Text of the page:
Know what’s the best part of doing this job? Writing a review that prevents people from buying something worthless. Nothing makes me angrier than seeing people be ripped off, so it’s with great pleasure that I can tell all of you that you should avoid, at all costs, the Beeman RS1 Dual-Caliber Air Rifle. The only thing that disappoints me more than the rifle itself is the excuses that people keep
Beeman Dual Caliber Air Rifle
making for it.
How Dual-Caliber Fails This Gun
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I really like the idea of a dual caliber rifle. There are times when being able to easily switch out the barrel on your weapon depending on the type of shooting that you intend to do can come in really handy, so needless to say I was rooting for this weapon to work.
Unfortunately, the mechanism by which this is accomplished boils down to an allen bolt in the bottom that is holding the barrel on. This wouldn’t be a problem in and of itself, except that the damn thing keeps coming loose. Not from extreme actions or even moving around a whole lot, just from shooting it.
So what ends up happening is that you shoot a couple of times, the bolt start to loosen, and then when you fire the barrel wobbles and your shots go wild. And I mean really wild. At its worst, I was feet off of the target, and that’s something I shouldn’t have to worry about. I was able to get some better grouping with an artillery hold, but why on Earth should I be limited to just one hold in order to get the rifle to do what it’s supposed to?
Other Parts That Don’t Hold Up
The bolt isn’t the only part on this gun that becomes unreliable with repeated use. For example, you have to use these rubber O rings on the barrel in order to make sure they have a proper seal when you switch them out, but the things blow out every 15 to 20 shots. What good is a weapon like this if I have to stop and fix it every few shots? This is just one more part that, in order to make this dual caliber just doesn’t seem to handle actual use very well, and it’s incredibly disappointing.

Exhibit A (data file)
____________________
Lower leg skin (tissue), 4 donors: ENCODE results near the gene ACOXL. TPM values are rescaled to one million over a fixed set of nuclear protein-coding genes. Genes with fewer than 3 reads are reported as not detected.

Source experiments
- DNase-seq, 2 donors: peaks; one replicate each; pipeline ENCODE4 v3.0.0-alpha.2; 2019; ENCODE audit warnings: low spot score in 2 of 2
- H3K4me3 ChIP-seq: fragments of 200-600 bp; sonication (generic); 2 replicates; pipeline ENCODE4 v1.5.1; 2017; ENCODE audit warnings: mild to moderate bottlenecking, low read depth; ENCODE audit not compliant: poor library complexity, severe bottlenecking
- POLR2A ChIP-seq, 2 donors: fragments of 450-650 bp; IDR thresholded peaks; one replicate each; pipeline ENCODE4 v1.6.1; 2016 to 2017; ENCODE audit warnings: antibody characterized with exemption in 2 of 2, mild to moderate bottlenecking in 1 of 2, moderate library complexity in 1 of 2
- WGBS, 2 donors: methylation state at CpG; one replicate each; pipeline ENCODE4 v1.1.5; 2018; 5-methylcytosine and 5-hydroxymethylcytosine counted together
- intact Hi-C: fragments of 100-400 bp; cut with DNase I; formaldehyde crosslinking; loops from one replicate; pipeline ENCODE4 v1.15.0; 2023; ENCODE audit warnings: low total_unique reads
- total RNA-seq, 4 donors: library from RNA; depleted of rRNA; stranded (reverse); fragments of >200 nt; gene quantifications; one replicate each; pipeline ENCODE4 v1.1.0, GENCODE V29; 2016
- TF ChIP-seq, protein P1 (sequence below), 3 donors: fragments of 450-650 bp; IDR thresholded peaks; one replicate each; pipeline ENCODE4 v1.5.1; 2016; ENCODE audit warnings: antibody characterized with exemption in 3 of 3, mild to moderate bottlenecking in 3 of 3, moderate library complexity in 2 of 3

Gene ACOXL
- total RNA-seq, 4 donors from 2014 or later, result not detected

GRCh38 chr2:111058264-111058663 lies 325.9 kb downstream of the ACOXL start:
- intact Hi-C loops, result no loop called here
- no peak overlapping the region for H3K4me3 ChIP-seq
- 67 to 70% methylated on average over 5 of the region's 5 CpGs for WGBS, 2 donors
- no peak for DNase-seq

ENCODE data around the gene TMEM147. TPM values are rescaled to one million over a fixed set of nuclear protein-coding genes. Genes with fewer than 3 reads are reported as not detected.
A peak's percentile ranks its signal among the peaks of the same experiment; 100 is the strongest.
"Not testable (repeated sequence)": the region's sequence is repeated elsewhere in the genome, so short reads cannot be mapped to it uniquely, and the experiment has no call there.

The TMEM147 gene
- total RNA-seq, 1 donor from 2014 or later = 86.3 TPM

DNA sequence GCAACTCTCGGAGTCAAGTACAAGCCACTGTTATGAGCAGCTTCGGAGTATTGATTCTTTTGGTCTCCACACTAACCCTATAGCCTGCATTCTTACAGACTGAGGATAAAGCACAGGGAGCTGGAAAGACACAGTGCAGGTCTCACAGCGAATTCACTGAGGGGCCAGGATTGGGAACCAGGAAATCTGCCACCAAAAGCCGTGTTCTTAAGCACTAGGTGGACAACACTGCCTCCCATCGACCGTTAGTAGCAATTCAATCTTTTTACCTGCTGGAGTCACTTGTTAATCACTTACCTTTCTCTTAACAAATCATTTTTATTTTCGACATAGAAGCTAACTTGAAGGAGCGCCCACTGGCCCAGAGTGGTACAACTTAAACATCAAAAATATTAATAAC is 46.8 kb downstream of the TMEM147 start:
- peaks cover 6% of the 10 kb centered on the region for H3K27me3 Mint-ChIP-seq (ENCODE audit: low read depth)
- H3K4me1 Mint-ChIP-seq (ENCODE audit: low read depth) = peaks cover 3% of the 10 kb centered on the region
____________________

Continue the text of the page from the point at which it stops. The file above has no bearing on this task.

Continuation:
One thing I will say is that this gun is really powerful for what you’re getting. With a single pump you’re getting speeds around 1000 fps and I can shoot through a number of different targets from pretty far away. Getting the right ammo is key to this, though, and again we see a failing with the gun in that if you’re not using the correct ammo, you’re not going to get the same results. What’s baffling about that is that it seems that the “right” ammo is different for nearly everyone I’ve seen, and while there’s a fairly universal “don’t use Crosman”, what you actually should use is all over the map. I found that Raptor ammo worked pretty well for me, but who knows if it’ll work for you for some reason that I couldn’t say.
It is a powerful rifle, and while the pump is pretty hard on this one, it makes sense considering the strength you’re getting behind it. I also still like the concept of it being dual caliber and the tradeoff between those isn’t too bad when it’s shooting correctly. It’s a loud gun, but not so much that I would consider it prohibitively so.
This gun feels almost like a novelty in that Beeman was trying to sell a gimmick, so they rushed it out the door without adequately testing it or making sure that their craftsmanship was of any quality. It goes wildly inaccurate very quickly and requires so much effort just to get it to work the way it’s supposed to.
I read one review that said, “After a dis-assembly, cleaning, honing of cylinder, de-burring of sharp edges, a little spring tar and some moly lube, I have one heck of rifle.” If you’ve got to do that much work just to get the damn thing to shoot straight, then it’s not “one heck of a rifle,” it’s a waste of your time and money.
The Bottom Line
Rarely have I been so disappointed in a rifle before in my life, and I’m not sure this review expresses that disappointment fully. What an incredible waste of a really great idea, and it’s all from a lack of care in production. Sure, you can spend a few hours working on it to correct the shoddy job Beeman did, or you can get a Marksman 1073 Grizzly X2 DC Air which has some of the same problems, but not nearly as many. Or just resign yourself, like I have, to getting the best .177 and .22 you can, separately, and forget about being able to switch barrels.